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Choosing rebate-eligible windows and doors

January 29, 2020

19-029.38_Window_Doors_Banner

I bought the worst house in a not so great neighbourhood. My home inspector thought I was crazy. “You’re a brave lady,” he said. I wasn’t brave, I just wanted a house and this was the best I could afford. Luckily, I was pretty handy.

Going deep into home renos

At least the wiring was adequate, the roof was OK and the structure was sound, but the house required, what we call in the energy-efficiency industry, a “deep retrofit.” Because the furnace and leaky water heater were on their last legs, I had to upgrade those first. Then, little by little, I worked on the envelope of the house. This means the exterior walls and attic insulation, siding, windows and roof.

Think your windows are bad?

If there was an award for the worst windows, I’d have won. My little pre-war, unloved fixer had a motley mix of them from a variety of decades (none from this century). Whenever the dogs barked at the mailman, the thin single pane of my living room window would shimmy and shake. And at night? A light breeze would make the aluminum frame of my bedroom window rattle, jolting me and the pups from a deep sleep. And frankly, they were ugly. They made my house look like a dilapidated squatter house. Don’t believe me? Have a look.

“High-efficiency windows and doors” (19-029.38)
Living room window before. I was so worried the dogs would
break that single pane when the mailman came!

“High-efficiency windows and doors” (19-029.38)
My very ugly bathroom, before the new window was installed
and a full renovation.

Rebates help, but not the only reason to upgrade

All of our rebates are designed to help you offset the extra cost between a standard item and an energy-efficient one. But let’s be honest. You want to upgrade your windows and/or doors for more reasons than energy efficiency. I mean, who shows off their new blown-in attic insulation to the neighbours? My new windows? Folks who knew what my house looked like before—the eyesore on the street with undesirable tenants—would walk by and ogle them enviously. New windows have the same effect on your neighbours as a kitchen renovation, without having to invite them into your home to see them.

But as well as adding an incredible aesthetic appeal to both the interior and exterior of my house, the comfort was amazing. Even though I hadn’t insulated yet, my home felt more solid and sound. The rattling was gone, the cold drafts stayed outside and my home was incredibly quiet. My neighbour’s grunge band and the all night trains rumbling in the distance were now just audible memories with my high-end double-pane windows.

Maximize your investment

Windows are a HUGE investment. Possibly even more than a kitchen or bathroom renovation, depending on the number and size of the windows you’re replacing. You’re going to spend a lot, and regardless of the energy efficiency of the window itself, you still have to pay for labour. So I recommend you buy the most efficient ones possible. The investment will pay off year-after-year. I mean can you argue with these?

“High-efficiency windows and doors” (19-029.38)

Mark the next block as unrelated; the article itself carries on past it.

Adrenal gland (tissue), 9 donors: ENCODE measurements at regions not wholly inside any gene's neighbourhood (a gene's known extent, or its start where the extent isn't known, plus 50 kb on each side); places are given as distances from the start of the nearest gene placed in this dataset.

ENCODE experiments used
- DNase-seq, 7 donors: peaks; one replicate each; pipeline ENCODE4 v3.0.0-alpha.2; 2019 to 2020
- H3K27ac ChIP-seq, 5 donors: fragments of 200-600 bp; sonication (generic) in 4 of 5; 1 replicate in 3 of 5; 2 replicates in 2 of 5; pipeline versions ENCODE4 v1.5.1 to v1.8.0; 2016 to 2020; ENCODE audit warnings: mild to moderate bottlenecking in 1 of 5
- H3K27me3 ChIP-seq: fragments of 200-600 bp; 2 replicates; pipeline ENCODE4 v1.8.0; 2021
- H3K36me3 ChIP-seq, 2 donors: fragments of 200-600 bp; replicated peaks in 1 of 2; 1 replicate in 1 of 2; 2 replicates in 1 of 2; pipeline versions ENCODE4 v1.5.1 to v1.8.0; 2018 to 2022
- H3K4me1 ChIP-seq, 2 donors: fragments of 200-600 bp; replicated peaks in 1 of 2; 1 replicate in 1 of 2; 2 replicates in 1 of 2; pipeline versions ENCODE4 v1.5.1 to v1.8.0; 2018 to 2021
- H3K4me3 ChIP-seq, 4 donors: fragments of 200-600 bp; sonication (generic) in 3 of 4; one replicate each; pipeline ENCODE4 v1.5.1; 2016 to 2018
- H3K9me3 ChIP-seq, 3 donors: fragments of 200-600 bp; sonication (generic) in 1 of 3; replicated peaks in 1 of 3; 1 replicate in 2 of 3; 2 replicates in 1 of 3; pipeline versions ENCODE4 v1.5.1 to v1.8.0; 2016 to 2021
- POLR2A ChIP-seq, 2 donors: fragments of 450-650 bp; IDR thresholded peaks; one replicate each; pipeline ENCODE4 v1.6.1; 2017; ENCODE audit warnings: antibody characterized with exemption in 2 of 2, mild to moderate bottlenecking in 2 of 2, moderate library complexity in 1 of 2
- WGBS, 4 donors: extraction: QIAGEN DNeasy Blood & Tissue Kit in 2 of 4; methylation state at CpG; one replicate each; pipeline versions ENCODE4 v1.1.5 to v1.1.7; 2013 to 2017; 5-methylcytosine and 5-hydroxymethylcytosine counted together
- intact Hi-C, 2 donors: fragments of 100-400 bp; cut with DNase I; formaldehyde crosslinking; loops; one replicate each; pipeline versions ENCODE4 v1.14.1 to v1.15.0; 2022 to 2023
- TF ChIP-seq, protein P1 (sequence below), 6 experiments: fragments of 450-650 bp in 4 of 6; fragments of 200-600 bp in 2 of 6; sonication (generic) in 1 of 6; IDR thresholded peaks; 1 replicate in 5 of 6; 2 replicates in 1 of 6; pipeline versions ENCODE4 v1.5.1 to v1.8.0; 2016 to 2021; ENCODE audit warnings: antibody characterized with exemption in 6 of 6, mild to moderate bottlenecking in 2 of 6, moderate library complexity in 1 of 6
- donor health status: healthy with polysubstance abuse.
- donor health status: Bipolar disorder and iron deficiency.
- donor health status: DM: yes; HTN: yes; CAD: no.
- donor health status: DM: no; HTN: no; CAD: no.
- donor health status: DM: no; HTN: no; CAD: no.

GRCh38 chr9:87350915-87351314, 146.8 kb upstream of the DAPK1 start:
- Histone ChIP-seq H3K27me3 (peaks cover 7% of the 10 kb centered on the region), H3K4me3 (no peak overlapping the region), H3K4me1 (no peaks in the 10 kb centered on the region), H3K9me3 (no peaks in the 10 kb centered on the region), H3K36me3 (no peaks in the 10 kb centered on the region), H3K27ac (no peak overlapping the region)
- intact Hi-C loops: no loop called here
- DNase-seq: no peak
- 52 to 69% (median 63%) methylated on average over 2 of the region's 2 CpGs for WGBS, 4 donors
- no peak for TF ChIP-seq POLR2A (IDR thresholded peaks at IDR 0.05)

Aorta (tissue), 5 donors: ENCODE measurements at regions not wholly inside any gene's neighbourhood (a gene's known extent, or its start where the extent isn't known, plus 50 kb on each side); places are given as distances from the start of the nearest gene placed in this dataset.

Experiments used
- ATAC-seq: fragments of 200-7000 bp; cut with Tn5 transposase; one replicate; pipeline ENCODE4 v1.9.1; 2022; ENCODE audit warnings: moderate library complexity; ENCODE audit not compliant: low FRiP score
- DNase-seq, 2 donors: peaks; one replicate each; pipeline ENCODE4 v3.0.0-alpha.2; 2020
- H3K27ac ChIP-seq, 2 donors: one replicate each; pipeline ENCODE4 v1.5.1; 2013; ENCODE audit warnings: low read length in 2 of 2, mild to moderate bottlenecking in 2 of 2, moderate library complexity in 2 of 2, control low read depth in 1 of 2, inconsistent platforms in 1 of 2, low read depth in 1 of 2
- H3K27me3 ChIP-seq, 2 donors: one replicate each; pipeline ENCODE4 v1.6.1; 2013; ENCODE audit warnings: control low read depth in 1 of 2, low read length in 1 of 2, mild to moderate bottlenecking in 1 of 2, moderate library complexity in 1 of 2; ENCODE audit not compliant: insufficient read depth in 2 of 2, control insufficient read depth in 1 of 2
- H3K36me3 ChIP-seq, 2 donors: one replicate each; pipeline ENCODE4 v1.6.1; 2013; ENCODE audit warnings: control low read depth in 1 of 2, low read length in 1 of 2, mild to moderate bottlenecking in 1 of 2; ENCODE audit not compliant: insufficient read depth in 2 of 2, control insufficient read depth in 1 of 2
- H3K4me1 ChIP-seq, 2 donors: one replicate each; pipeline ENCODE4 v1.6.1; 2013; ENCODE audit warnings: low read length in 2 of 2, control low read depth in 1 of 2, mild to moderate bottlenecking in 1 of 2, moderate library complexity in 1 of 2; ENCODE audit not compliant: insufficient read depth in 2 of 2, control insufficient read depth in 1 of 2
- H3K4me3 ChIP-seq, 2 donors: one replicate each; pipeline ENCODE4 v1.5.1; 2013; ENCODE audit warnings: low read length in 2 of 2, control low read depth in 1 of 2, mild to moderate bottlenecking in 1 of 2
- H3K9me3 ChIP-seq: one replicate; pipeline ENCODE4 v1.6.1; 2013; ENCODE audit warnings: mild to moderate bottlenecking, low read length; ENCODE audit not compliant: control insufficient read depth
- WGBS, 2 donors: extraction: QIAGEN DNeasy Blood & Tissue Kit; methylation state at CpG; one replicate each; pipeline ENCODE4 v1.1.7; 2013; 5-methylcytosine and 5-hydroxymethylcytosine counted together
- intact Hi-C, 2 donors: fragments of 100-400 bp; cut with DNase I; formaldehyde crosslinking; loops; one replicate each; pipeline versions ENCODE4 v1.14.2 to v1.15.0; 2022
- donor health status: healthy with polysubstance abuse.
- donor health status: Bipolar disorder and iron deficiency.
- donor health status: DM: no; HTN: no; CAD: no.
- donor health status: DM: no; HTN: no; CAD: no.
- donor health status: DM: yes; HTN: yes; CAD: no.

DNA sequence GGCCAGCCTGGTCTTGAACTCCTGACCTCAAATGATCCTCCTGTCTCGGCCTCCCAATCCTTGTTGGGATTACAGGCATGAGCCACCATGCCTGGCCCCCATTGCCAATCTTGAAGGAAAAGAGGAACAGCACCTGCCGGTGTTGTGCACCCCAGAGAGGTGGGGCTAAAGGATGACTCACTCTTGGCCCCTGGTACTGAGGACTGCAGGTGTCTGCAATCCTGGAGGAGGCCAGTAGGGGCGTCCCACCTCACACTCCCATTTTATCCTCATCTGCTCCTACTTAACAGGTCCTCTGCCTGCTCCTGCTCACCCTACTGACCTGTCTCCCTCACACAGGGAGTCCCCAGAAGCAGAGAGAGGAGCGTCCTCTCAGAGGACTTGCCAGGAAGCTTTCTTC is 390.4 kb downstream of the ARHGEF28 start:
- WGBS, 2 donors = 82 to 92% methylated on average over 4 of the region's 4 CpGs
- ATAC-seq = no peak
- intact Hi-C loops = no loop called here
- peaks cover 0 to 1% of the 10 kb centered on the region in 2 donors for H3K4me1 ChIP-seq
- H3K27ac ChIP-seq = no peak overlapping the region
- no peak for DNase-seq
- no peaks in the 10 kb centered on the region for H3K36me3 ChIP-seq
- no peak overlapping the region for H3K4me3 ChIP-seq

Living room window after. It’s bigger and it’s got panes
that open!

“High-efficiency windows and doors” (19-029.38)
My now very gorgeous bathroom. Bigger window, better
light fixture.

Be clear on window (and door) rebates

Before you buy the first window you see, remember, not all windows and doors qualify for rebates. So how do you know which ones do? Well, we’ve got some tips to help you know what you’re talking about when getting quotes from window companies.

Demystifying window and door terminology

Here’s an explanation of some of the technical terms to help ensure the products you buy are rebate-eligible.

U-Factor: also known as U-Value, U-Factor measures a window or door’s resistance to heat flow. The lower the number, the better its insulating properties. U-Factor can be expressed in metric or imperial units.

Metric vs. imperial: U-Factor requirements for our rebates are listed in metric units (W/m2-K). To convert imperial U-Factors to metric U-Factors, multiply the number by 5.678.

Tier 1 and Tier 2: to help you choose the most efficient windows and doors, we’ve broken it down into tiers. Tier 1 windows have U-Factors between 1.40 and 1.23 (W/m2-K). Tier 2 windows/doors have the lowest U-Factor (1.22 W/m2-K or lower) and are the most efficient, so the rebate is higher. Please note: if you live in Vancouver and install a Tier 1 window, you won’t be eligible for our rebate, as that city requires new windows to be Tier 2.

Rebates

You could be eligible for a combined rebate of up to $3,000 by installing a combination of Tier 1 and Tier 2 windows and Tier 2 doors. Additional requirements to be eligible for our rebates are listed here.

Upgrade Rebate U-factor
Tier 1 - windows

$50 per (up to $1,000)

Note: effective April 1, 2020, Tier 1 doors are no longer eligible for rebates. Tier 1 doors with invoices dated from October 1, 2019 to March 31, 2020 are eligible for a $50 rebate

1.40 - 1.23 (W/m2-K)
Not eligible in the City of Vancouver.
Tier 2 - doors and windows

$100 per (up to $2,000)

1.22 (W/m2-K) or less

Now you’re ready to apply for your rebate

Once you’ve selected your rebate-eligible windows and/or doors and had them installed by a licensed contractor, it’s time to apply for your rebate (you have up to six months from your invoice date to apply). As well as the detailed invoice from the window manufacturer/installer, you’ll also need to include a photo of at least one manufacturer’s label from a window and/or door. Here are some samples:

Tier 1 manufacturer’s label

“High-efficiency windows and doors” (19-029.38)

Tier 2 manufacturer’s label

19-029.38_Tier2_label_numbers

The label must have:

19-029.38_labels_must_have

 

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